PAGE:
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Getting Here and Around
About 60 km (37 mi) northeast along the coast on Ruta 2 from Puerto Madryn, the land narrows to form an isthmus. A ranger's station here marks the entrance to the Península Valdés Area Natural Protegida (Protected Natural Area), where you pay a park entry fee of 45 pesos. A further 22 km (14 mi) down the road is the newly remodeled Centro de Visitantes Istmo Ameghino (Ameghino Isthmus Visitor Center). A series of rather dry displays provide a basic introduction to the marine, coastal, and continental flora and fauna ahead of you. More exciting is the complete skeleton of a southern right whale and the views over the isthmus from the lookout tower.
From the visitor center it's another 24 km (15 mi) to the junction leading to Puerto Pirámides, 2 km (1.2 mi) to the south. By following the road 5 km (3 mi) east you reach the start of the circuit of the interconnected 32- to 64-km (20- to 40-mi) dirt roads around the peninsula.
There are different ways to explore the peninsula. If you prefer natural surroundings to cityscapes and really want to see all the area has to offer, plan on spending at least a night or two here rather than using Puerto Madryn as your base. The accommodations in Puerto Pirámides easily rival those in town, and when the tour parties leave you get the rugged, windswept coastal landscape all to yourself. Hearing whales splashing offshore at night is a particularly magical experience. By staying you also have time to do an additional whale-watching trip at sunset, and to go hiking, kayaking, or snorkeling with sea lions.
However, if your schedule is tight, consider one of the many organized day trips that operate out of Puerto Madryn. A minibus typically picks you up at your hotel around 8 "AM," stops briefly at the visitor center, then continues to Puerto Pirámides for whale-watching (June–December only) and lunch. During the afternoon you visit two other spots on the peninsula before returning to Puerto Madryn by about 7 pm. These tours are reasonably priced (at this writing, prices ranged from AR$240–AR$300 pesos per person) and pack a lot in. However, you spend most of the day crammed in the minibus, don't get to visit the entire peninsula, and have little time to linger at wildlife spots.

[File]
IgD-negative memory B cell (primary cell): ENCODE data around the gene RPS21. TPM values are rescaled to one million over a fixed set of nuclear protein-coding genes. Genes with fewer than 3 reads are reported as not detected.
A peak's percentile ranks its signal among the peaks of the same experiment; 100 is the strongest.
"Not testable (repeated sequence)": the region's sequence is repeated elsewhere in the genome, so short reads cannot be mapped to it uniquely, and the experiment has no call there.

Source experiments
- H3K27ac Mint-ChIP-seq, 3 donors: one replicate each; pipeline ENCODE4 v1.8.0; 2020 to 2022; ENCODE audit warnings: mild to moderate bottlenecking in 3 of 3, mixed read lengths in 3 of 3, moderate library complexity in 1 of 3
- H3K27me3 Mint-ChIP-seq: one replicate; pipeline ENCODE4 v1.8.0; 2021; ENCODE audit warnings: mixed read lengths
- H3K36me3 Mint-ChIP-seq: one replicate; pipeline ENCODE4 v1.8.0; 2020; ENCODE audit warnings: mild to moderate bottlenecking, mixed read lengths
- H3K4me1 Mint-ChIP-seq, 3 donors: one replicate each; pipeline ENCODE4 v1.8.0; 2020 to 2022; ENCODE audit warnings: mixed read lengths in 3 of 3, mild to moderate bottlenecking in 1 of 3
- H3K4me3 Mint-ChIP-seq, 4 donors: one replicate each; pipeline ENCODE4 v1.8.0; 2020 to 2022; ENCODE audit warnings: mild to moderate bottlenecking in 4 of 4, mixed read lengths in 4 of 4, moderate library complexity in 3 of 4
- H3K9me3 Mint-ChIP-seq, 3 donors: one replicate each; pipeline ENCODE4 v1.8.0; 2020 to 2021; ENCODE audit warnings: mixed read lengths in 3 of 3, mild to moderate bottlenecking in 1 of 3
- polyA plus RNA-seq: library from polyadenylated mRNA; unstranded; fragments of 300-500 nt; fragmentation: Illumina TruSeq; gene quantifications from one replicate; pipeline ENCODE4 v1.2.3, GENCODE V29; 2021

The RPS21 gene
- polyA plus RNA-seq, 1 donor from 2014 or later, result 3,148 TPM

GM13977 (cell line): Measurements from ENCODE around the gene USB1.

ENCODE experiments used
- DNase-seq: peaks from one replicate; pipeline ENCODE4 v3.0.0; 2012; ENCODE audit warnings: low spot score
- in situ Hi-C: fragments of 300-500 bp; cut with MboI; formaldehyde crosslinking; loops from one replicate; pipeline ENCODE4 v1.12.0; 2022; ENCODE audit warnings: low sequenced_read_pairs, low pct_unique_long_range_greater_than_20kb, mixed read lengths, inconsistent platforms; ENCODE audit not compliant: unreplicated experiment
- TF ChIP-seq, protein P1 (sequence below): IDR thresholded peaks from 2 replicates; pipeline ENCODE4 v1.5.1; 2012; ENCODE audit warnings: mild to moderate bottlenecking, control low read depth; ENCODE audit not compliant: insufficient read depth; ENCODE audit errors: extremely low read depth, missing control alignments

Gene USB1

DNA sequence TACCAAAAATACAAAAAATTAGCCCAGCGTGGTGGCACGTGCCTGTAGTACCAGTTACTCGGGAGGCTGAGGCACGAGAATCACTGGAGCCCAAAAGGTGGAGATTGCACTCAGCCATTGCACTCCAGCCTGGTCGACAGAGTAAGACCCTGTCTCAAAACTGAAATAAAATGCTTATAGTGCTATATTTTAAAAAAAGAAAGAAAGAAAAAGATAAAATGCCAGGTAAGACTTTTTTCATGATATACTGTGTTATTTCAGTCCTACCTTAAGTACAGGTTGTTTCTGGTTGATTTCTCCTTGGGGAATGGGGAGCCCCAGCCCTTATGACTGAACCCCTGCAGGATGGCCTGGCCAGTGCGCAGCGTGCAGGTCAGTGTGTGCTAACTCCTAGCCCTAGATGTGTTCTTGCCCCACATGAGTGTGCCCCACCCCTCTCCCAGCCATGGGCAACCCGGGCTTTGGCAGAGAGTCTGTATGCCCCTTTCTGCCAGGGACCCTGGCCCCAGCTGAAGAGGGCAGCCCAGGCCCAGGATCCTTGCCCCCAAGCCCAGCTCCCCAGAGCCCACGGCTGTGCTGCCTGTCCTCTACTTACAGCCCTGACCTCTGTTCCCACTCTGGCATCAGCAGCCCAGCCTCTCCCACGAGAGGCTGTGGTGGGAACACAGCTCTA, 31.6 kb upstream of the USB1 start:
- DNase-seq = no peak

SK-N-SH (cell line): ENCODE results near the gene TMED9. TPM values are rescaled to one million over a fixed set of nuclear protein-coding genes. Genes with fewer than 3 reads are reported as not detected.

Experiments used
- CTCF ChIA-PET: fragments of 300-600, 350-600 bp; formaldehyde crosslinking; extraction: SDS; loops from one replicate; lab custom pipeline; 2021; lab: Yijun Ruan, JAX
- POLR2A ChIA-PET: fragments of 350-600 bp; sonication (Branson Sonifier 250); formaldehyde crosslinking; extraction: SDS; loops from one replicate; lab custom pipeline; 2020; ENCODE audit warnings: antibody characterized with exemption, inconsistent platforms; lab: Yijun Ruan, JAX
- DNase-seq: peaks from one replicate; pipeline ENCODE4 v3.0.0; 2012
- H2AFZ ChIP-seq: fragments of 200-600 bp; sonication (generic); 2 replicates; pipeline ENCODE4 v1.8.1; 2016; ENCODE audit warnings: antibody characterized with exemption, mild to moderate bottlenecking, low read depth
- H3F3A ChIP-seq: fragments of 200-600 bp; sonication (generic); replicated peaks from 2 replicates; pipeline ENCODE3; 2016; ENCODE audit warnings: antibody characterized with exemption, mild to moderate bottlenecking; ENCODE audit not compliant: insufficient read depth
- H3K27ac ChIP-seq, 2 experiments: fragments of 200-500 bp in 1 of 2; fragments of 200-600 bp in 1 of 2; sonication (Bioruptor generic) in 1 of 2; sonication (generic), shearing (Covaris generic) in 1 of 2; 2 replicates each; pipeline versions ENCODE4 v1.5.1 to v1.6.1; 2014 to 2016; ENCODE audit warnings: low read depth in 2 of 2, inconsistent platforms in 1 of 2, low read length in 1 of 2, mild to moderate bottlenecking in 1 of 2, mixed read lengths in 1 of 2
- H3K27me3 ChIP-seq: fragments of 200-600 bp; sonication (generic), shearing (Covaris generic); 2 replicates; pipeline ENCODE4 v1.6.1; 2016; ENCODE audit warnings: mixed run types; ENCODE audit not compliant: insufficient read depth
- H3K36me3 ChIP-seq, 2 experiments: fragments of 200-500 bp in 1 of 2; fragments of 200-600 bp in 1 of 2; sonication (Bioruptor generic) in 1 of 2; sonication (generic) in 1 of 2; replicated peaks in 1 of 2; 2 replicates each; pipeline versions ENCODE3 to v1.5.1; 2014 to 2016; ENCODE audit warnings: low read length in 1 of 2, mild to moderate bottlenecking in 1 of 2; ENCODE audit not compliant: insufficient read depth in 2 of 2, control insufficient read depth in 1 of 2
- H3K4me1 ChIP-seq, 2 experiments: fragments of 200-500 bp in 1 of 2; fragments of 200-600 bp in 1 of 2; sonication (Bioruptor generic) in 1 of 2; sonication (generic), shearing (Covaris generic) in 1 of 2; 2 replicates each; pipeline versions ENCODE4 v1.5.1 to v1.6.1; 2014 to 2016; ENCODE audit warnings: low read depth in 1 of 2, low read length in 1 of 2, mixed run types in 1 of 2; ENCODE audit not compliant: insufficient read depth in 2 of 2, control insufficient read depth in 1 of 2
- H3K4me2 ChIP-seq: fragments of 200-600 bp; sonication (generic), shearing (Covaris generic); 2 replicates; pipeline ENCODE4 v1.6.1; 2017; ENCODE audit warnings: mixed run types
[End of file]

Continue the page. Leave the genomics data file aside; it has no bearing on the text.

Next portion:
To visit the peninsula more extensively at your own pace, you need to rent a car and stay overnight. Having your own wheels also gives you the freedom to stay in the beautiful but remote lodgings at Punta Delgada and Punta Norte. Bear in mind, though, that you'll have to drive several hundred kilometers on dirt and gravel roads in varying states of repair. Stock your vehicle well with drinks, snacks, and gas (the only station is at Puerto Pirámides), and don't try to overtake the tour buses: cars are much lighter, and flipping is an unfortunately common accident here. Economy vehicle rental starts at about 280 pesos per day; the nearest place to rent from is Puerto Madryn.
If all you want to do is whale-watch, you can reach Puerto Pirámides on one of the two to three daily public bus services from Puerto Madryn run by Mar y Valle. Tickets cost 16.50 pesos each way.
For the freedom of your own car without the responsibility of driving, arrange for a remis and private driver. You can do this as a day trip from Puerto Madryn through most local tour operators (prices vary), or from Puerto Pirámides, if you're staying there, with El Gauchito. Expect to pay about 600 pesos for a full day exploring the peninsula.
Finally, you can combine some of the above approaches and get an overview of the peninsula on a tour, but then get off at Puerto Pirámides on the way back and stay overnight, do other excursions, and then return on the public bus.
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